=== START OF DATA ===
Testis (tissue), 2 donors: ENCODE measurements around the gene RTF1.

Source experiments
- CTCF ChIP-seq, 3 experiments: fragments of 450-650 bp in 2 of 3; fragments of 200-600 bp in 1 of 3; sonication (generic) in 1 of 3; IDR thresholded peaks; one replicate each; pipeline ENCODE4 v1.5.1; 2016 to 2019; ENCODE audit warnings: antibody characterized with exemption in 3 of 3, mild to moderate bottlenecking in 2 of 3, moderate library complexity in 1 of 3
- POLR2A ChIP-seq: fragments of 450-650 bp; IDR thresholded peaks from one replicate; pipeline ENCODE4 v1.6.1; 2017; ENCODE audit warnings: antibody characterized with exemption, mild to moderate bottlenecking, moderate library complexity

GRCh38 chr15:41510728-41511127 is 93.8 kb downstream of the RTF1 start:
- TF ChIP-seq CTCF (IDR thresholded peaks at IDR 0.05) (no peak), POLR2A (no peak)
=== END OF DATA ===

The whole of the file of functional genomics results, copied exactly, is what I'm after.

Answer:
Testis (tissue), 2 donors: ENCODE measurements around the gene RTF1.

Source experiments
- CTCF ChIP-seq, 3 experiments: fragments of 450-650 bp in 2 of 3; fragments of 200-600 bp in 1 of 3; sonication (generic) in 1 of 3; IDR thresholded peaks; one replicate each; pipeline ENCODE4 v1.5.1; 2016 to 2019; ENCODE audit warnings: antibody characterized with exemption in 3 of 3, mild to moderate bottlenecking in 2 of 3, moderate library complexity in 1 of 3
- POLR2A ChIP-seq: fragments of 450-650 bp; IDR thresholded peaks from one replicate; pipeline ENCODE4 v1.6.1; 2017; ENCODE audit warnings: antibody characterized with exemption, mild to moderate bottlenecking, moderate library complexity

GRCh38 chr15:41510728-41511127 is 93.8 kb downstream of the RTF1 start:
- TF ChIP-seq CTCF (IDR thresholded peaks at IDR 0.05) (no peak), POLR2A (no peak)